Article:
HOW Pershore jam kept the home fires burning and why an Evesham man was shot at dawn will be among the highlights of a World War One in the Vale event at the Almonry Heritage Centre, Evesham on Thursday, October 16.

Pershore had one of the first Women's Institute branches in the country and during the war members ran pig and rabbit clubs and bottled and preserved the Vale's famous plums and damsons to keep the nation fed when naval blockades threatened to cut off imports and starve out the UK

Visitors to the exhibition, which will be open from 1pm until 7pm, will also discover the sad story of the traumatised Evesham man, shot at dawn for apparent desertion on February 8, 1915 and be able to read his heart-breaking last letter home which his wife had published in the Evesham Journal. Community history groups, artists, local historians and University of Worcester students will be sharing their WWI stories about the Home Front experiences of those who lived in the Evesham Vale. Exhibitors will include Badsey History Society, who will show off some of the letters sent back and forth by Sladden family to their three sons on the Western Front and in Egypt and Girlguiding Worcestershire will share stories of how the county's Girl Guides volunteered to keep things going.

Adrian Gregson, of Worcestershire WW100 project, will also be available to advise local historians and new researchers how to get the best out of the resources in Worcestershire Archives at the Hive.

There will also be war-time eggless sponge cake and tea, performances of wartime music, and a chance to find out about convalescence hospitals, Belgium refugees, fruit growing, German POWs, land girls, child labourers and the daily lives of local families in the Vale. There is also an invitation for the public to bring memorabilia and show it off .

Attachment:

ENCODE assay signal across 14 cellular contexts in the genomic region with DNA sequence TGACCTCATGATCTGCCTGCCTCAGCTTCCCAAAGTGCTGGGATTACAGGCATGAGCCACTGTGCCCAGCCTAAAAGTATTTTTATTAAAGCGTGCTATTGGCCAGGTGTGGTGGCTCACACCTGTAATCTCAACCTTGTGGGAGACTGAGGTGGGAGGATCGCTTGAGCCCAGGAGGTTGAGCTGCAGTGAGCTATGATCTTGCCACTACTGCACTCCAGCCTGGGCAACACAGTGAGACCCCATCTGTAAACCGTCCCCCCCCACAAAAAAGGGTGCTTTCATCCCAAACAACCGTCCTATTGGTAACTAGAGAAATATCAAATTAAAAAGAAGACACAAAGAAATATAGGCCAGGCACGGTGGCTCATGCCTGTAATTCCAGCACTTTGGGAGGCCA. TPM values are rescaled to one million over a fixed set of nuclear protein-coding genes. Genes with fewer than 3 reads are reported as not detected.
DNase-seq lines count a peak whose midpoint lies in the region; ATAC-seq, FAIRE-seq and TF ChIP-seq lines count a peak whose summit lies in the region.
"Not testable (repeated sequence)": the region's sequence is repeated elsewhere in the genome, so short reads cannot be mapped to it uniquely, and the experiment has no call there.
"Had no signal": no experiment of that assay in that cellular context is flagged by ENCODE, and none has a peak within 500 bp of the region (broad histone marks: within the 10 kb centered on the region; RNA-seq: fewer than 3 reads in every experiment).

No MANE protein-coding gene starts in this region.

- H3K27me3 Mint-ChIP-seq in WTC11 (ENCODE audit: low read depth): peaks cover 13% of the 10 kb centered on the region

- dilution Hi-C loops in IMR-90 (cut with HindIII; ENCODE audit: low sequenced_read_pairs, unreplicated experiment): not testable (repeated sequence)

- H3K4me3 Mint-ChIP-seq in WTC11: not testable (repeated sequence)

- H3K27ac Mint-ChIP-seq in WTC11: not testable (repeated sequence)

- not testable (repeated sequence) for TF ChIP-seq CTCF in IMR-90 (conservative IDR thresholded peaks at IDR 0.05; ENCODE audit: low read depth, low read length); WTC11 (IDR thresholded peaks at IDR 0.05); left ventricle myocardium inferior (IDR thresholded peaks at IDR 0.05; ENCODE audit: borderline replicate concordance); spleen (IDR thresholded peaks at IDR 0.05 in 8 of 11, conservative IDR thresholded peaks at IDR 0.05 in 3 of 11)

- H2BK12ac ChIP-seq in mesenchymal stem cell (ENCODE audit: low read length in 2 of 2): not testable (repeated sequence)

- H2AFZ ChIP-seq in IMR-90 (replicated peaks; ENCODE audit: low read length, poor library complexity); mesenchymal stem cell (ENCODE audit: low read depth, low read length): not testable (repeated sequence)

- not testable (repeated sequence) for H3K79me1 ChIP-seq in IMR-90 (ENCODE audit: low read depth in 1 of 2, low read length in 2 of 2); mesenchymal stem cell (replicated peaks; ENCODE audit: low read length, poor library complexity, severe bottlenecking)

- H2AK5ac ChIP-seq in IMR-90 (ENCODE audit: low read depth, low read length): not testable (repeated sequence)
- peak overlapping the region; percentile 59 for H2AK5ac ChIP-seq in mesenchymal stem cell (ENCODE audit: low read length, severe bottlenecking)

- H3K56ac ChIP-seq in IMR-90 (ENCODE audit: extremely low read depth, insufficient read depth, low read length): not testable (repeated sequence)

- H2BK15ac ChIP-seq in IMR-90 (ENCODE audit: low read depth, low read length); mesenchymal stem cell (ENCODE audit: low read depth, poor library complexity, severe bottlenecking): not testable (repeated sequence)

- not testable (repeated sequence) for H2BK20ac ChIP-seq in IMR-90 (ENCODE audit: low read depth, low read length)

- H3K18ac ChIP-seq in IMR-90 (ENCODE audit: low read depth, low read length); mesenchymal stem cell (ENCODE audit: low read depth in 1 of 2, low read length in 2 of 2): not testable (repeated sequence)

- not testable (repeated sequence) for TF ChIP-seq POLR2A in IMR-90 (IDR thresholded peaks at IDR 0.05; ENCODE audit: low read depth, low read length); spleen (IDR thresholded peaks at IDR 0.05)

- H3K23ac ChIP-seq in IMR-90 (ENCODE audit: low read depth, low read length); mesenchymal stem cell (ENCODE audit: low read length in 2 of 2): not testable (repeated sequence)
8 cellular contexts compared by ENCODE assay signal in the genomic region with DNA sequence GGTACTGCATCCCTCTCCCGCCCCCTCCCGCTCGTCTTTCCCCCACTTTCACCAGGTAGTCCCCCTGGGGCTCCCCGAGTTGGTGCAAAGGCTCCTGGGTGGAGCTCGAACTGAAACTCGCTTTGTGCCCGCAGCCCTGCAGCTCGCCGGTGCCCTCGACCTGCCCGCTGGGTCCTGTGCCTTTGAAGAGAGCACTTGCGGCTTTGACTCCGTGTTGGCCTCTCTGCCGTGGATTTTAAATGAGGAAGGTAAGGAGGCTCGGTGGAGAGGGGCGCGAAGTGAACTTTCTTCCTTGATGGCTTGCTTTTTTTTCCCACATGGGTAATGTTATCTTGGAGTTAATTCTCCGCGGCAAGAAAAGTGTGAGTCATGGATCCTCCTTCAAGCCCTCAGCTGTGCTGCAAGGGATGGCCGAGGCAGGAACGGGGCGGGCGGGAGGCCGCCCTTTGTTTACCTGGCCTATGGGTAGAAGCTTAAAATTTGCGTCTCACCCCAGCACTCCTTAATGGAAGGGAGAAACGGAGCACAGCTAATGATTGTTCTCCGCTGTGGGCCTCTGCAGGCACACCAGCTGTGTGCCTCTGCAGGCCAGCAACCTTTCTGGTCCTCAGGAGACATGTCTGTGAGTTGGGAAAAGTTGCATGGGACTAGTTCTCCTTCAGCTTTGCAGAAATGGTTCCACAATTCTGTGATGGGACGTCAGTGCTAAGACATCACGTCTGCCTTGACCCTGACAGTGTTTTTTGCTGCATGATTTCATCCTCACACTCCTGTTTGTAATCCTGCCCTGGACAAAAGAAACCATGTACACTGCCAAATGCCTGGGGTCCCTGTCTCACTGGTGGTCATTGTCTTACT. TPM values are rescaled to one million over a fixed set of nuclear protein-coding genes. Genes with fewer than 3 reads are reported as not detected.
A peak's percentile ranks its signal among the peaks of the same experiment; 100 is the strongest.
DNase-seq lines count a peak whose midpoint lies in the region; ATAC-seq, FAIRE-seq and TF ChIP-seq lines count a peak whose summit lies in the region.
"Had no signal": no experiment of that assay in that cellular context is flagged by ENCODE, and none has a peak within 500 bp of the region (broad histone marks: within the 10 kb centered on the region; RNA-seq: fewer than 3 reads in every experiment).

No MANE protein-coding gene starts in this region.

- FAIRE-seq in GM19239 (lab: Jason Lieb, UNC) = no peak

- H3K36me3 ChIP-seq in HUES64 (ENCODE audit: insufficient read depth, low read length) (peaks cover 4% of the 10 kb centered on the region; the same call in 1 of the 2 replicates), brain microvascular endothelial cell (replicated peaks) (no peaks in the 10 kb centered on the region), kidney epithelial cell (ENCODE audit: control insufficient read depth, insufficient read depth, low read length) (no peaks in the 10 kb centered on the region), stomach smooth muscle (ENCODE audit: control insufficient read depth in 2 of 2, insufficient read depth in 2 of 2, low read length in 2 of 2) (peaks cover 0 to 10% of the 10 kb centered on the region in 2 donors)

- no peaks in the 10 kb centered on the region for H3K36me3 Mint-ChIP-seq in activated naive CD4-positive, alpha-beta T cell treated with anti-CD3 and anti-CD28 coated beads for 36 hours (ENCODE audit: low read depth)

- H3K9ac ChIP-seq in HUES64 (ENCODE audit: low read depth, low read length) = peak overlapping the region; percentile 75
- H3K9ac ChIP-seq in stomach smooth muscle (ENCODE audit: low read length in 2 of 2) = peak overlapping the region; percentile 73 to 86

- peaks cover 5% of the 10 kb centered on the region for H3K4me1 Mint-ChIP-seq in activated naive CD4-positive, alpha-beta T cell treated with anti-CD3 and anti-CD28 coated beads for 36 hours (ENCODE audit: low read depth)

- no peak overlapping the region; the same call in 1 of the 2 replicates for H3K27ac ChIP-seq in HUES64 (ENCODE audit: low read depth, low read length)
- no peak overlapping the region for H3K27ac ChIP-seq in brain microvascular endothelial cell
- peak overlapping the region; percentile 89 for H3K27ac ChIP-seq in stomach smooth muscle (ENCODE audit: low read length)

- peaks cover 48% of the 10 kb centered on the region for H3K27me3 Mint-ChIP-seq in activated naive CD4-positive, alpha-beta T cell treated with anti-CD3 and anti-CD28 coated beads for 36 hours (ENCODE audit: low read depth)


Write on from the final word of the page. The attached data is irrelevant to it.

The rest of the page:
Professor Maggie Andrews, from the University of Worcester and co-investigator of the AHRC: Voices of War & Peace WW1 Engagement Centre, will be speaking. She said: "We hope to encourage a wide range of people to research the history of the Evesham Vale during the First World War . Many of us have some awareness of histories of soldiers in the war, but there are other histories of the war to be told. The housewives, children domestic servants, shopkeepers, farmers and smallholders all have stories which should be heard. Family memories, letters, diaries, photographs, memorabilia and local newspapers will all help to tell their histories.”

Visitors to the event will also receive exclusive updates about a follow-on events, activities, research and exhibitions and we hope take part in shaping these events

Grant development officers from Arts Council England and the Heritage Lottery Fund will also be attending. Throughout the afternoon, they will be available to answer questions and provide advice on how to prepare application for funding such as ACE Grants for the Arts or HLF's First World War: Then & Now. For more information and event updates, see